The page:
Trouble for the residents of Hawaii's Big Island seems far from getting over after Kilauea volcano erupted early this month. The lava from the volcano, after destroying acres of land, has reached the Pacific Ocean, sending hydrochloric acid and volcanic glass particles into the air called 'laze'.
US Geological Survey (USGS) has confirmed that two lava flows reached the ocean along the southeast Puna coast on May 20.
Laze, which is a mixture of "lava" and "haze", can cause lung, eye and skin irritation.
For the navigable waters around the Kilauea Volcano, the US Coast Guard has enforced a Lava Entry Safety Zone.
"All waterway users should be aware of the hazardous conditions associated with such an event. Getting too close to the lava can result in serious injury or death," said Lt. Cmdr. John Bannon, waterways management lead for the Coast Guard's Honolulu sector, according to CNN.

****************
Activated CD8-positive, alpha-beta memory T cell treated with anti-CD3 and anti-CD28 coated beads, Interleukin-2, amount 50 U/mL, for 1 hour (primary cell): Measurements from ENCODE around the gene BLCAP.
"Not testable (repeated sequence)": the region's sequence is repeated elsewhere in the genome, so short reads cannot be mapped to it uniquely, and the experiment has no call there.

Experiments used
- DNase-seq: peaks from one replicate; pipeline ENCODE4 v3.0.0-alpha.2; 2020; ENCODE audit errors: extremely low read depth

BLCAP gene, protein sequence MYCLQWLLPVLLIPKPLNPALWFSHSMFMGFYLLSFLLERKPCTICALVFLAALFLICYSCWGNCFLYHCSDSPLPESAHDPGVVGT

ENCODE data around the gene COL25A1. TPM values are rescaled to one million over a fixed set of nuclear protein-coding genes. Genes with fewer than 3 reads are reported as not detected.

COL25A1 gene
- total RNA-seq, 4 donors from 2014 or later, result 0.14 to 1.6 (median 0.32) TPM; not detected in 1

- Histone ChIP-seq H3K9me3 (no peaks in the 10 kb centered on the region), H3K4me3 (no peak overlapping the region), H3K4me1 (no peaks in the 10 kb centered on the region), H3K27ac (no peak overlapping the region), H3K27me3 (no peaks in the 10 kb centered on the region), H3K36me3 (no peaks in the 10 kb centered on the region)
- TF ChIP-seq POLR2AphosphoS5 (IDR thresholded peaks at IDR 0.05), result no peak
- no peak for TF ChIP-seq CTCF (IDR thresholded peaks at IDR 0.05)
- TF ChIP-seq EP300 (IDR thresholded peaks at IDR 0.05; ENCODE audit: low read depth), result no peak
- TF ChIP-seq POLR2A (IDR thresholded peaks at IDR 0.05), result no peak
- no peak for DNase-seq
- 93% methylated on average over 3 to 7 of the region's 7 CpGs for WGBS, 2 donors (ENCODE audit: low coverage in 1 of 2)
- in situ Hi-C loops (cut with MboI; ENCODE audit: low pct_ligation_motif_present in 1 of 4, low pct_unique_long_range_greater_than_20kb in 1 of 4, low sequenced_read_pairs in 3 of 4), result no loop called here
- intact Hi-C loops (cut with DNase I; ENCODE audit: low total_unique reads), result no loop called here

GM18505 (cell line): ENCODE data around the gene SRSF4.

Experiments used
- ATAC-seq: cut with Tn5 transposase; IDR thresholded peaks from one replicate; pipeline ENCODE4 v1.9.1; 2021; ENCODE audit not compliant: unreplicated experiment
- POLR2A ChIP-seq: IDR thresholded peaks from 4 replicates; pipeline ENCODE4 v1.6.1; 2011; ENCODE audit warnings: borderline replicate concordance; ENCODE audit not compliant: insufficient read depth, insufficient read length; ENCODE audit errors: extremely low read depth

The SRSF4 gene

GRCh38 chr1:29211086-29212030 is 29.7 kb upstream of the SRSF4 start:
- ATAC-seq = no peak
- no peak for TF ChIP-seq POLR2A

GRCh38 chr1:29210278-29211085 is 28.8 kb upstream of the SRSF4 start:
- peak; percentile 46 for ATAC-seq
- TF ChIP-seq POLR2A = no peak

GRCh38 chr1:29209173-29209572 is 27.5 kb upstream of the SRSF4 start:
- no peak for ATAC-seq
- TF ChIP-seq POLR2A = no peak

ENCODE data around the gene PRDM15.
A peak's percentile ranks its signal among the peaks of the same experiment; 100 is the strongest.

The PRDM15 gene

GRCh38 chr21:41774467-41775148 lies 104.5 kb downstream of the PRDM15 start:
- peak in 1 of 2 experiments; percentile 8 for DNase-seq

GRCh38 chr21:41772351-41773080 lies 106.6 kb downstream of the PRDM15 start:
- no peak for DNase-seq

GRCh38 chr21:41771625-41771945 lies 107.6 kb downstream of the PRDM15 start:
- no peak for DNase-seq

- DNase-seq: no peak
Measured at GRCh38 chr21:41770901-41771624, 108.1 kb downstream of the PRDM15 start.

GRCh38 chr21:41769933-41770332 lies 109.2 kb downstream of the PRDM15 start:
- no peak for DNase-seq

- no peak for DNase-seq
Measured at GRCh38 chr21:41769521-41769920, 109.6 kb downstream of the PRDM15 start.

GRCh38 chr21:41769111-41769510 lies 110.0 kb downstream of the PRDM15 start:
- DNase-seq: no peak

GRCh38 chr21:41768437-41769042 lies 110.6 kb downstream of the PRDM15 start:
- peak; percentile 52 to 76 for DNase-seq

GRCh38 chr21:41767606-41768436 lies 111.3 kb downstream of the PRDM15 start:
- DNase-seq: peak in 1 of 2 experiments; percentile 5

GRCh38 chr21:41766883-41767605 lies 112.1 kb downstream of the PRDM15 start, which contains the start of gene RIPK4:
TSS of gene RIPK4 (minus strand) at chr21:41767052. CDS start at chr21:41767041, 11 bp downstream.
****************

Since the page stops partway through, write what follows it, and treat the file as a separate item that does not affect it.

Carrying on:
Eight years ago this laze proved deadly. "This hot, corrosive gas mixture caused two deaths immediately adjacent to the coastal entry point in 2000, when seawater washed across recent and active lava flows," the HVO said, according to the website.
Thousands of people were evacuated after toxic sulfur dioxide gas shrouded the area. People were warned of volcanic smog or vog and acid rain, which can be as corrosive as diluted battery acid.
More than 600 earthquakes shook Hawaii's Big Island since April 30 triggering Kilauea, which is one of the world's most active volcanoes, to erupt.